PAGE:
In 1978 remote control took a new step when Pico Engineering patented the “X-10” protocol. This was a whole new way of “remote control”. The “turkey baster” idea had not lasted very long. Other attempts at remote control such as “ultra-sonic” hand-held devices also had their down side. Now, with the promise of the X-10 system, nearly everything that was plugged into your home’s electrical distribution system could be “commanded” to come “ON” or go “OFF” by another device that was also plugged into an outlet. The first modules were simple and made only for simple home use.
Today, however, there are dozens of companies that manufacture X-10 compatible devices. Some (like PCS in California) produce new dimmer modules that have many new features. Other companies manufacture sophisticated whole-house, intelligent controllers (like JDS and HomeVision). Still others (like Advanced Control Technologies) make devices that enable the X-10 signal to be distributed onto higher voltage, 3-phase electrical distribution systems like 347/600v in Canada, or 240/415v in Australia.
Another remote control technology had also came along in the early years of electronics. For many hand held remote applications, the new infrared (or “IR”) transmitters made simple line-of-site remote control more reliable. CEBus first began as an effort to standardize the use of IR so that changing the volume with your Sony TV remote would not cause your Pioneer stereo to go berserk. CEBus has now become a standard incorporating everything from coax, twisted-pair and power line communications as well as the original infrared standards.
Nearly everyone reading this has at least one computer in his house right now. By “computer” I mean that big unit with the screen, keyboard and disk drive. I’m not counting the multiple micro-processors in your car, nor the one in your alarm panel, the one in your microwave oven, the one in your coffee maker or the ones in your Nintendo (the big one or the pocket models).
Many of you have 2 computers. That “new” Pentium with the 12x CD-Rom drive and the 28.8 or 36.6 modem is the one you use to surf the net. Your “old” one, the 486DX with the slower drive and old 14.4 modem, has been relegated to the basement to run (you guessed it) your home automation system. That home automation system is most likely comprised of a lot of X-10 stuff, both modules and hardwired devices. Many of you also have interfaced your system to include IR control of your stereo and perhaps the home theater. A few of you have even connected it to your alarm panel.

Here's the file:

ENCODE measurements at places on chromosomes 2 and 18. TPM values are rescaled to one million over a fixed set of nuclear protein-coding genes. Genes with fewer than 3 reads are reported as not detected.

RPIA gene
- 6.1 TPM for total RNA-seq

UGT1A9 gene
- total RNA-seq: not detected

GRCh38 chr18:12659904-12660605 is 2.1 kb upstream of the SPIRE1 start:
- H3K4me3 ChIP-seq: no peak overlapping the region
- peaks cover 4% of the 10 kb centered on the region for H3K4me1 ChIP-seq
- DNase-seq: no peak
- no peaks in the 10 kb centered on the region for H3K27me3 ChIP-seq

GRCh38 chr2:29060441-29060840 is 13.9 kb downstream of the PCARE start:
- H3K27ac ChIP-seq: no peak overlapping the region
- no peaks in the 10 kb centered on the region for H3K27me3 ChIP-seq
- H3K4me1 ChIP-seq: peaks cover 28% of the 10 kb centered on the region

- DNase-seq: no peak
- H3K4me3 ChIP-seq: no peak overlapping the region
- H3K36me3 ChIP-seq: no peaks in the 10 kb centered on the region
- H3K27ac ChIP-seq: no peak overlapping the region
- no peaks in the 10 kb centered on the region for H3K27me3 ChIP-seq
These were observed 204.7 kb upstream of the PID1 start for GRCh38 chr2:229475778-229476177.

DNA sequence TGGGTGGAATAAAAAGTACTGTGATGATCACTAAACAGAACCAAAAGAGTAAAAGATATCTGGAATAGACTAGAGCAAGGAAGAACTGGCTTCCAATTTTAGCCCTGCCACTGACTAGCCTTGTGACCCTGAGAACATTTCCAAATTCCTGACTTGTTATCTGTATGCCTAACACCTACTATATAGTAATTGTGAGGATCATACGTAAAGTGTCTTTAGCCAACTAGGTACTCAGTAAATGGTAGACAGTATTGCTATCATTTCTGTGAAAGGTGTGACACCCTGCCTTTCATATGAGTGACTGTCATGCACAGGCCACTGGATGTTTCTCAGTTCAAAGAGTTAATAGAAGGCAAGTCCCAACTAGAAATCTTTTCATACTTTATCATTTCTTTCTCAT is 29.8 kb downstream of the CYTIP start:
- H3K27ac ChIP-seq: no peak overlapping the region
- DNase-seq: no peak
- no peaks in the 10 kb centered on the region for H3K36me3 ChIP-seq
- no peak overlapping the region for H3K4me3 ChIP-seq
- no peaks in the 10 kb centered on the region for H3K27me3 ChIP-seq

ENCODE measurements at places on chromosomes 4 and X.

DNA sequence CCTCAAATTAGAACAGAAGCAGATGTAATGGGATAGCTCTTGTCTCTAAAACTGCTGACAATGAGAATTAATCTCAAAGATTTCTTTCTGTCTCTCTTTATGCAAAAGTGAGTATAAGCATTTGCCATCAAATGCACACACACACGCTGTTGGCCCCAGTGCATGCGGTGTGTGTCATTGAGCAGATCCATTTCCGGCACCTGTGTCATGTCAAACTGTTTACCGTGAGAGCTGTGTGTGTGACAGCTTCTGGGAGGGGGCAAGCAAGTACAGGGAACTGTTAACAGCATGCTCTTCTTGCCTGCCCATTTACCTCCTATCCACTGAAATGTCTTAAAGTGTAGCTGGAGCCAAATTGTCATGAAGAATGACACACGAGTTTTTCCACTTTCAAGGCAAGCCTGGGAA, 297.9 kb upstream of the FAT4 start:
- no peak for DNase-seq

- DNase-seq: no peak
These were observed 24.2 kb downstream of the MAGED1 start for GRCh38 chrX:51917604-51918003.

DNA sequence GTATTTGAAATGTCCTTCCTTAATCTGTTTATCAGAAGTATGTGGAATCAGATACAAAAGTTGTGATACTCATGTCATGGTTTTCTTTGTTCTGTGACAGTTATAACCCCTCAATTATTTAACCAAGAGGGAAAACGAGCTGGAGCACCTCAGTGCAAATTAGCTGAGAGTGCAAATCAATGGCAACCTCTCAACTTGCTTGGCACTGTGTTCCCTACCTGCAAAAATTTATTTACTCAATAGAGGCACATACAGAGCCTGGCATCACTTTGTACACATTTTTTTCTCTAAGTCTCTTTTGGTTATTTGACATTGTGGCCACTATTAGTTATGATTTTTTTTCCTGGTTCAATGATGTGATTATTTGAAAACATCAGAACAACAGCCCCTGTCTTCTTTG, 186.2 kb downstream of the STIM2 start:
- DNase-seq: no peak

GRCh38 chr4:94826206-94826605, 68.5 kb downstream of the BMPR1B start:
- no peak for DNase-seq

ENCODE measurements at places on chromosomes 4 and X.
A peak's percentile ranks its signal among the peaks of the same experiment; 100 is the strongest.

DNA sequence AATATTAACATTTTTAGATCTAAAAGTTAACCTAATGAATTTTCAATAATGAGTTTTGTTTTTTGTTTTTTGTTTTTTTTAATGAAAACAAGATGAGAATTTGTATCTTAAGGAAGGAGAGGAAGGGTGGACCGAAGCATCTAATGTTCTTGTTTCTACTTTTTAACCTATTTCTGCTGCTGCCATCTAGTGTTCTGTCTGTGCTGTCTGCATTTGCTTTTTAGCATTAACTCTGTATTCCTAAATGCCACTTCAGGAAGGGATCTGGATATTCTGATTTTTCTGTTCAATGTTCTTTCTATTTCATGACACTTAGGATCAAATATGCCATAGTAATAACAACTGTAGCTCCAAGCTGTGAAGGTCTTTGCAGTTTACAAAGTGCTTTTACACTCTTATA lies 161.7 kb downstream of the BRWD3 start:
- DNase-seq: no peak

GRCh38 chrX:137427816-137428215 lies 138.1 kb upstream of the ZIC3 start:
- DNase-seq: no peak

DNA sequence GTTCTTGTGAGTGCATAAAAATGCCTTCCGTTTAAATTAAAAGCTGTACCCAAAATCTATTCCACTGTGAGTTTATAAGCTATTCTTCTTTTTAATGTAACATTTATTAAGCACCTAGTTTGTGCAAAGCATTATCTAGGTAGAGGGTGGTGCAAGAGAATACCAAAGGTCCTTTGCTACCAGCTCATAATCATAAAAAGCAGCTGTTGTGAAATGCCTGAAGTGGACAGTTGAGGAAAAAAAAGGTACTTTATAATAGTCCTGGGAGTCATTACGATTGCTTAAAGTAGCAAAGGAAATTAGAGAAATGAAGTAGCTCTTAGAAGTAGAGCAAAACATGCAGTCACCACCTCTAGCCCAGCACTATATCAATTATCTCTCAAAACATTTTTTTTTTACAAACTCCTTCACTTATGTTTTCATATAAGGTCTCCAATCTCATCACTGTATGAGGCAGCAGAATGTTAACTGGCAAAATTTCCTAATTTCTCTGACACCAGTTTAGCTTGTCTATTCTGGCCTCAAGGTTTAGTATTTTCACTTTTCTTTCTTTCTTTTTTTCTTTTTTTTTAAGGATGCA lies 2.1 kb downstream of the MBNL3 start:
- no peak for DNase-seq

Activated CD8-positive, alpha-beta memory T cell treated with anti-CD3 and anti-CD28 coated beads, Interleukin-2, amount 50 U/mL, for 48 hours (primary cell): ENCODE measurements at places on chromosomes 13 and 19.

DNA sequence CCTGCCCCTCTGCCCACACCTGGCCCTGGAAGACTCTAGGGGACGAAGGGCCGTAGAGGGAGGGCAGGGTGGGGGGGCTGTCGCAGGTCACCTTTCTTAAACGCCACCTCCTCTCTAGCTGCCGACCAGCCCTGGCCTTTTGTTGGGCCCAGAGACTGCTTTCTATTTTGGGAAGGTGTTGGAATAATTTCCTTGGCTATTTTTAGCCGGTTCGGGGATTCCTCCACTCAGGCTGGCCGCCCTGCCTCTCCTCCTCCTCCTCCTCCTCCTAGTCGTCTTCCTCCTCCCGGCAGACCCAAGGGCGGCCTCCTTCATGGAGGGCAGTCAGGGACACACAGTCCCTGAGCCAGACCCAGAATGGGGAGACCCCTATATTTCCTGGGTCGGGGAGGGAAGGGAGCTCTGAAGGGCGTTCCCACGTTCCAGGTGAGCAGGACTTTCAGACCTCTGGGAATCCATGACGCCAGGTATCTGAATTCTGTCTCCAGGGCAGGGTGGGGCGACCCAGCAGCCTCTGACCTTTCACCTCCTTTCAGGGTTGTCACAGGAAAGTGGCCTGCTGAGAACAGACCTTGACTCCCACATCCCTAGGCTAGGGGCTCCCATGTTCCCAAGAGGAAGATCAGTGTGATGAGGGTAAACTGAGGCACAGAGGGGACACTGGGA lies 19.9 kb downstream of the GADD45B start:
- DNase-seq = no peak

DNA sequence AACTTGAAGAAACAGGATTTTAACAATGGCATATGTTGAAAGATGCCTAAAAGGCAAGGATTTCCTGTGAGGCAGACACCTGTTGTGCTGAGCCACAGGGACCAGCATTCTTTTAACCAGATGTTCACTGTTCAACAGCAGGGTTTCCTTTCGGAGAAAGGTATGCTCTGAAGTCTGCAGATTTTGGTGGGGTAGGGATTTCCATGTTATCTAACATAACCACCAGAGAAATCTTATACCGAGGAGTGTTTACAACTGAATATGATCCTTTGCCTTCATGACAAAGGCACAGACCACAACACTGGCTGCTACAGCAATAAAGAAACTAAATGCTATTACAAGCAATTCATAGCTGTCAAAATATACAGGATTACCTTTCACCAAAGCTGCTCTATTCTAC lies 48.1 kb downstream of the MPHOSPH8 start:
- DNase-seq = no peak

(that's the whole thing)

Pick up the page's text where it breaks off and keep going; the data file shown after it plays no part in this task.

So where do you think all this is going. We have come a long way from moving my grandmother’s pump into the kitchen. We now have the capability of fairly reliable voice commands to activate nearly every electrical gizmo in our homes. The rest is scheduled and controlled by an intelligent controller to which we have given autonomy. It sometimes frightens me to think that my wife and I would have a hard time getting by without our computers, fax machine, web connection, 4 televisions, 5 telephones and all the other modern do-dads that my Grandmother never could have imagined.
I was recently asked to help troubleshoot an X-10 coupling problem at a residential installation in the Detroit area. It was a beautiful old home just oozing with character. It had the charm that confirmed its origins in the 1930’s. The problem was quickly determined. It is unusual for homes, constructed in the 1930’s or even today, to be built with 3-phase 120/208v power. But this one did. Trying to use a Coupler Repeater for 120/240v single phase power (which is used on over 99% of homes in North America) would not work. We had to use a 3-phase repeater.
As we were working around the home, I came upon a beautiful mural painted on a wall on the second floor. It was a map of the world with all the original TWA air routes in the 1930’s. This was not unusual given the original owner of the house. You see, the house was built by a man and his wife who had moved to Detroit after the kidnapping and death of their baby. He and other investors founded TWA. I think Charles Lindbergh would be pleased to see all the home automation equipment that is now running his old house.
Phillip Kingery is the X-10 support representative for Advanced Control Technologies, Inc. Indianapolis, Indiana and is a well known instructor of X-10 technical classes routinely held around the country. His email address is: email@example.com